Common Cause (A Regd. Society) v. Union of India – (2014) 5 SCC 338 [Euthanasia reference to Constitution Bench]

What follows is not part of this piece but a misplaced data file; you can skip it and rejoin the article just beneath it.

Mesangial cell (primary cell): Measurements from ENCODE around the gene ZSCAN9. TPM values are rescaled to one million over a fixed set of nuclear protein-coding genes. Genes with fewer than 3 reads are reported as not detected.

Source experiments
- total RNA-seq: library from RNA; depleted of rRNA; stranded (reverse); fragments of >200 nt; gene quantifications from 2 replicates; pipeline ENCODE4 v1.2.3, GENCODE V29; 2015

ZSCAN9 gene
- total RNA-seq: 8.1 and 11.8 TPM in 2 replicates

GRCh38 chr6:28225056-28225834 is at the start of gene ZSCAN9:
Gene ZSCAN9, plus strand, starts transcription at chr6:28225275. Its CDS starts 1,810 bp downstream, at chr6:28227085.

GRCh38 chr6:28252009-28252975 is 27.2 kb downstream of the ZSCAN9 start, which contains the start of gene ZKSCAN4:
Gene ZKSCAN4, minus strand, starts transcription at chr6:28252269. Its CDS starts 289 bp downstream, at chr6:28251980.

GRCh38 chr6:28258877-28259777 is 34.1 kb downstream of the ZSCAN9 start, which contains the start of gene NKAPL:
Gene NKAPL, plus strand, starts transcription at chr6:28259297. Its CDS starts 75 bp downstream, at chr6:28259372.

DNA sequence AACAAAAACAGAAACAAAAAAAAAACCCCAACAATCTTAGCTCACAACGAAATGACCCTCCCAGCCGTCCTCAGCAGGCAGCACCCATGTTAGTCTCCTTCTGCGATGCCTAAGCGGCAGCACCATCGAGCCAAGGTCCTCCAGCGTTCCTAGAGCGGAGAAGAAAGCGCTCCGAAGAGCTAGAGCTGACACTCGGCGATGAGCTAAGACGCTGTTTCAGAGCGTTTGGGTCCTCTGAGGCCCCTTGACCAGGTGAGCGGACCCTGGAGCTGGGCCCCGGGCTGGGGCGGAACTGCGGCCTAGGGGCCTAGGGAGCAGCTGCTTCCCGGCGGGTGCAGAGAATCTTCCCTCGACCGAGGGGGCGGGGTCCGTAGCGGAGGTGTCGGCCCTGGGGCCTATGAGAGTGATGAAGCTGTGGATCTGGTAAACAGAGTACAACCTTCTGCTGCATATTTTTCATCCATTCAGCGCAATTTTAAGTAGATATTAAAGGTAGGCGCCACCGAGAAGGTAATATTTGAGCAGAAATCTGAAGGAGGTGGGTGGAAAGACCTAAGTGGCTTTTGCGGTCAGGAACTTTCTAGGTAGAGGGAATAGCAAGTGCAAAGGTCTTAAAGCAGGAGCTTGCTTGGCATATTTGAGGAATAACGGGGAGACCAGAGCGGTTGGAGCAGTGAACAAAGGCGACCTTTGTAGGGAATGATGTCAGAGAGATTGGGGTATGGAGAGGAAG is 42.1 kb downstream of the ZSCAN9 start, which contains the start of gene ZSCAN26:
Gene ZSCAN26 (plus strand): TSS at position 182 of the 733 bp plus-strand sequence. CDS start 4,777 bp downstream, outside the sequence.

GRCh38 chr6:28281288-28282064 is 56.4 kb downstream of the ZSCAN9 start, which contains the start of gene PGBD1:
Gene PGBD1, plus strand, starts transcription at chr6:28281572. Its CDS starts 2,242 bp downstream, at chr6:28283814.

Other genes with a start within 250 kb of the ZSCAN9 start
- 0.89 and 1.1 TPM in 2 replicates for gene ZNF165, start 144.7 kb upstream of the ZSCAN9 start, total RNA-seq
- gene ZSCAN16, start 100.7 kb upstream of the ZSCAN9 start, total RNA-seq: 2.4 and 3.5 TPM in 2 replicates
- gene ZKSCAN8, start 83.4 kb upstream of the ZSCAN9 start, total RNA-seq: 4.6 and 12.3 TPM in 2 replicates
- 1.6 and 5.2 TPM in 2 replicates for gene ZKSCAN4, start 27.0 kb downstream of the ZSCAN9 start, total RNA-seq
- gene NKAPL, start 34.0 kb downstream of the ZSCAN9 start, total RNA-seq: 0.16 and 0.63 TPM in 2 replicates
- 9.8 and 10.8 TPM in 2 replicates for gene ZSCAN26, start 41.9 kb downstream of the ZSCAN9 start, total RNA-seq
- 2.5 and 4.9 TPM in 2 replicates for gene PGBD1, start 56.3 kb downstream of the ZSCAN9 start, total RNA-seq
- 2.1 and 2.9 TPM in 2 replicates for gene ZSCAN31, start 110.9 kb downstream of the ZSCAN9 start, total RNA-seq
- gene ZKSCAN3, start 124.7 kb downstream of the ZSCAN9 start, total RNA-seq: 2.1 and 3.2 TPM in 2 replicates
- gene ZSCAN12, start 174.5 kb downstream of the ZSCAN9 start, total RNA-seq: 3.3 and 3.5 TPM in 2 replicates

IN THE SUPREME COURT OF INDIA CIVIL ORIGINAL JURISDICTION WRIT PETITION (CIVIL) NO. 215 OF 2005 Common Cause (A Regd. Society) .... Petitioner (s) Versus Union of India .... Respondent(s) O R D E R P.Sathasivam, CJI. 1) This writ petition, under Article 32 of the Constitution of India, has been filed by Common Cause-a Society registered under the Societies Registration Act, 1860 engaged in taking up various common problems of the people for securing redressal, praying for declaring ‘right to die with dignity’ as a fundamental right within the fold of ‘right to live with dignity’ guaranteed under Article 21 of the Constitution and to issue direction to the respondent, to adopt suitable procedures, in consultation with the State Governments wherever necessary, to ensure that the persons with deteriorated health or terminally ill should be able to execute a document, viz., ‘my living will & Attorney authorization’ which can be presented to hospital for appropriate action in the event of the executant being admitted to the hospital with serious illness which may threaten termination of life of the executant or in the alternative, issue appropriate guidelines to this effect and to appoint an Expert Committee consisting of doctors, social scientists and lawyers to study into the aspect of issuing guidelines regarding execution of ‘Living Wills’. 2) On 19.06.2002 and 25.06.2002, the petitioner-Society had written letters to the Ministry of Law, Justice and Company Affairs and the Ministry of Health and Family Welfare with a similar prayer as in this writ petition. Concurrently, the petitioner also wrote letters to the State Governments in this regard, as hospitals come within the jurisdiction of both the State Governments and the Union of India. 3) In the above said communication, the petitioner had emphasized the need for a law to be passed which would authorize the execution of the ‘Living Will & Attorney Authorization’. Further, in the second letter, the petitioner-Society particularly relied on the decision of this Court in Gian Kaur vs. State of Punjab (1996) 2 SCC 648 to support its request. Since no reply has been received, the petitioner-Society has preferred this writ petition. 4) Heard Mr. Prashant Bhushan, learned counsel for the petitioner- Society, Mr. Sidharth Luthra, learned Additional Solicitor General for the Union of India and Mr. V.A. Mohta, learned Senior Counsel and Mr. Praveen Khattar, learned counsel for the intervenors. Contentions: 5) According to the petitioner-Society, the citizens who are suffering from chronic diseases and/or are at the end of their natural life span and are likely to go into a state of terminal illness or permanent vegetative state are deprived of their rights to refuse cruel and unwanted medical treatment like feeding through hydration tubes, being kept on ventilator and other life supporting machines, in order to artificially prolong their natural life span. Thus, the denial of this right leads to extension of pain and agony both physical as well as mental which the petitioner-Society seeks to end by making an informed choice by way of clearly expressing their wishes in advance called “a Living Will” in the event of their going into a state when it will not be possible for them to express their wishes. 6) On the other hand, Mr. Sidharth Luthra, learned Additional Solicitor General submitted on behalf of the Union of India that as per the Hippocratic Oath, the primary duty of every doctor is to save lives of patients. A reference was made to Regulation 6.7 of the Indian Medical Council (Professional Conduct, Etiquette and Ethics) Regulations 2002, which explicitly prohibits doctors from practicing Euthanasia. Regulation 6.7 reads as follows:- “Practicing euthanasia shall constitute unethical conduct. However, on specific occasion, the question of withdrawing supporting devices to sustain cardiopulmonary function even after brain death, shall be decided only by a team of doctors and not merely by the treating physician alone. A team of doctors shall declare withdrawal of support system. Such team shall consist of the doctor in charge of the patient, Chief Medical Officer/Medical Officer in charge of the hospital and a doctor nominated by the in-charge of the hospital from the hospital staff or in accordance with the provisions of the Transplantation of Human Organ Act, 1994.” In addition, the respondent relied on the findings of this Court in Parmanand Katara vs. Union of India (1989) 4 SCC 286 to emphasise that primary duty of a doctor is to provide treatment and to save the life whenever an injured person is brought to the hospital or clinic and not otherwise. 7) The petitioner-Society responded to the abovementioned contention by asserting that all these principles work on a belief that the basic desire of a person is to get treated and to live. It was further submitted that when there is express desire of not having any treatment, then the said person cannot be subjected to unwanted treatment against his/her wishes. It was also submitted that subjecting a person, who is terminally ill and in a permanently vegetative state with no hope of recovery, to a life support treatment against his/her express desire and keeping him under tremendous pain is in violation of his right to die with dignity. 8) Besides, the petitioner-Society also highlighted that the doctors cannot, by some active means like giving lethal injections, put any person to death, as it would amount to “active euthanasia” which is illegal in India as observed in Aruna Ramchandra Shanbaug vs. Union of India (2011) 4 SCC 454. Therefore, the petitioner-Society pleads for reading the aforesaid regulation only to prohibit the active euthanasia and the said regulation should not be interpreted in a manner which casts obligation on doctors to keep providing treatment to a person who has already expressed a desire not to have any life prolonging measure. Thus, it is the stand of the petitioner-Society that any such practice will not be in consonance with the law laid down by this Court in Gian Kaur (supra) as well as in Aruna Shanbaug (supra). Discussion: 9) In the light of the contentions raised, it is requisite to comprehend what was said in Gian Kaur (supra) and Aruna Shanbaug (supra) to arrive at a decision in the given case, as the prayer sought for in this writ petition directly places reliance on the reasoning of the aforesaid verdicts. 10) In Gian Kaur (supra), the subject matter of reference before the Constitution Bench was as to the interpretation of Article 21 relating to the constitutional validity of Sections 306 and 309 of the Indian Penal Code, 1860, wherein, it was held that ‘right to life’ under Article 21 does not include ‘right to die’. While affirming the above view, the Constitution Bench also observed that ‘right to live with dignity’ includes ‘right to die with dignity’. It is on the basis of this observation, the Petitioner-Society seeks for a remedy under Article 32 of the Constitution in the given petition. 11) Therefore, although the discussion on euthanasia was not relevant for deciding the question of Constitutional validity of the said provisions, the Constitution Bench went on to concisely deliberate on this issue as well in the ensuing manner:- “24. Protagonism of euthanasia on the view that existence in persistent vegetative state (PVS) is not a benefit to the patient of a terminal illness being unrelated to the principle of Sanctity of life' or the 'right to live with dignity' is of no assistance to determine the scope of Article 21 for deciding whether the guarantee of 'right to life' therein includes the 'right to die'. The 'right to life' including the right to live with human dignity would mean the existence of such a right up to the end of natural life. This also includes the right to a dignified life up to the point of death including a dignified procedure of death. In other words, this may include the right of a dying man to also die with dignity when his life is ebbing out. But the 'right to die' with dignity at the end of life is not to be confused or equated with the 'right to die' an unnatural death curtailing the natural span of life. 25. A question may arise, in the context of a dying man, who is, terminally ill or in a persistent vegetative state that he may be permitted to terminate it by a premature extinction of his life in those circumstances. This category of cases may fall within the ambit of the 'right to die' with dignity as a part of right to live with dignity, when death due to termination of natural life is certain and imminent and the process of natural death has commenced. These are not cases of extinguishing life but only of accelerating conclusion of the process of natural death which has already commenced. The debate even in such cases to permit physician assisted termination of life is inconclusive. It is sufficient to reiterate that the argument to support the view of permitting termination of life in such cases to reduce the period of suffering during the process of certain natural death is not available to interpret Article 21 to include therein the right to curtail the natural span of life.” In succinct, the Constitution Bench did not express any binding view on the subject of euthanasia rather reiterated that legislature would be the appropriate authority to bring the change. 12) In Aruna Shanbaug (supra), this Court, after having referred to the aforesaid Para Nos. 24 and 25 of Gian Kaur (supra), stated as follows:- “21. We have carefully considered paragraphs 24 and 25 in Gian Kaur's case (supra) and we are of the opinion that all that has been said therein is that the view in Rathinam's case (supra) that the right to life includes the right to die is not correct. We cannot construe Gian Kaur's case (supra) to mean anything beyond that. In fact, it has been specifically mentioned in paragraph 25 of the aforesaid decision that "the debate even in such cases to permit physician assisted termination of life is inconclusive". Thus it is obvious that no final view was expressed in the decision in Gian Kaur's case beyond what we have mentioned above.” It was further held that:- 101. The Constitution Bench of the Indian Supreme Court in Gian Kaur vs. State of Punjab 1996 (2) SCC 648 held that both euthanasia and assisted suicide are not lawful in India. That decision overruled the earlier two Judge Bench decision of the Supreme Court in P. Rathinam vs. Union of India 1994(3) SCC 394. The Court held that the right to life under Article 21 of the Constitution does not include the right to die (vide para 33). In Gian Kaur's case (supra) the Supreme Court approved of the decision of the House of Lords in Airedale's case (supra), and observed that euthanasia could be made lawful only by legislation. 13) Insofar as the above paragraphs are concerned, Aruna Shanbaug (supra) aptly interpreted the decision of the Constitution Bench in Gian Kaur (supra) and came to the conclusion that euthanasia can be allowed in India only through a valid legislation. However, it is factually wrong to observe that in Gian Kaur (supra), the Constitution Bench approved the decision of the House of Lords in Airedale vs. Bland (1993) 2 W.L.R. 316 (H.L.). Para 40 of Gian Kaur (supra), clearly states that “even though it is not necessary to deal with physician assisted suicide or euthanasia cases, a brief reference to this decision cited at the Bar may be made…” Thus, it was a mere reference in the verdict and it cannot be construed to mean that the Constitution Bench in Gian Kaur (supra) approved the opinion of the House of Lords rendered in Airedale (supra). To this extent, the observation in Para 101 is incorrect. 14) Nevertheless, a vivid reading of Para 104 of Aruna Shanbaug (supra) demonstrates that the reasoning in Para 104 is directly inconsistent with its own observation in Para 101. Para 104 reads as under:- “104. It may be noted that in Gian Kaur's case (supra) although the Supreme Court has quoted with approval the view of the House of Lords in Airedale's case (supra), it has not clarified who can decide whether life support should be discontinued in the case of an incompetent person e.g. a person in coma or PVS. This vexed question has been arising often in India because there are a large number of cases where persons go into coma (due to an accident or some other reason) or for some other reason are unable to give consent, and then the question arises as to who should give consent for withdrawal of life support. This is an extremely important question in India because of the unfortunate low level of ethical standards to which our society has descended, its raw and widespread commercialization, and the rampant corruption, and hence, the Court has to be very cautious that unscrupulous persons who wish to inherit the property of someone may not get him eliminated by some crooked method.” 15) In Paras 21 & 101, the Bench was of the view that in Gian Kaur (supra), the Constitution Bench held that euthanasia could be made lawful only by a legislation. Whereas in Para 104, the Bench contradicts its own interpretation of Gian Kaur (supra) in Para 101 and states that although this court approved the view taken in Airedale (supra), it has not clarified who can decide whether life support should be discontinued in the case of an incompetent person e.g., a person in coma or PVS. When, at the outset, it is interpreted to hold that euthanasia could be made lawful only by legislation where is the question of deciding whether the life support should be discontinued in the case of an incompetent person e.g., a person in coma or PVS. 16) In the light of the above discussion, it is clear that although the Constitution Bench in Gian Kaur (supra) upheld that the ‘right to live with dignity’ under Article 21 will be inclusive of ‘right to die with dignity’, the decision does not arrive at a conclusion for validity of euthanasia be it active or passive. So, the only judgment that holds the field in regard to euthanasia in India is Aruna Shanbaug (supra), which upholds the validity of passive euthanasia and lays down an elaborate procedure for executing the same on the wrong premise that the Constitution Bench in Gian Kaur (supra) had upheld the same. 17) In view of the inconsistent opinions rendered in Aruna Shanbaug (supra) and also considering the important question of law involved which needs to be reflected in the light of social, legal, medical and constitutional perspective, it becomes extremely important to have a clear enunciation of law. Thus, in our cogent opinion, the question of law involved requires careful consideration by a Constitution Bench of this Court for the benefit of humanity as a whole. 18) We refrain from framing any specific questions for consideration by the Constitution Bench as we invite the Constitution Bench to go into all the aspects of the matter and lay down exhaustive guidelines in this regard. 19) Accordingly, we refer this matter to a Constitution Bench of this Court for an authoritative opinion. ……….…………………………CJI. (P. SATHASIVAM) ………….…………………………J. (RANJAN GOGOI) ………….…………………………J. (SHIVA KIRTI SINGH) NEW DELHI; FEBRUARY 25, 2014.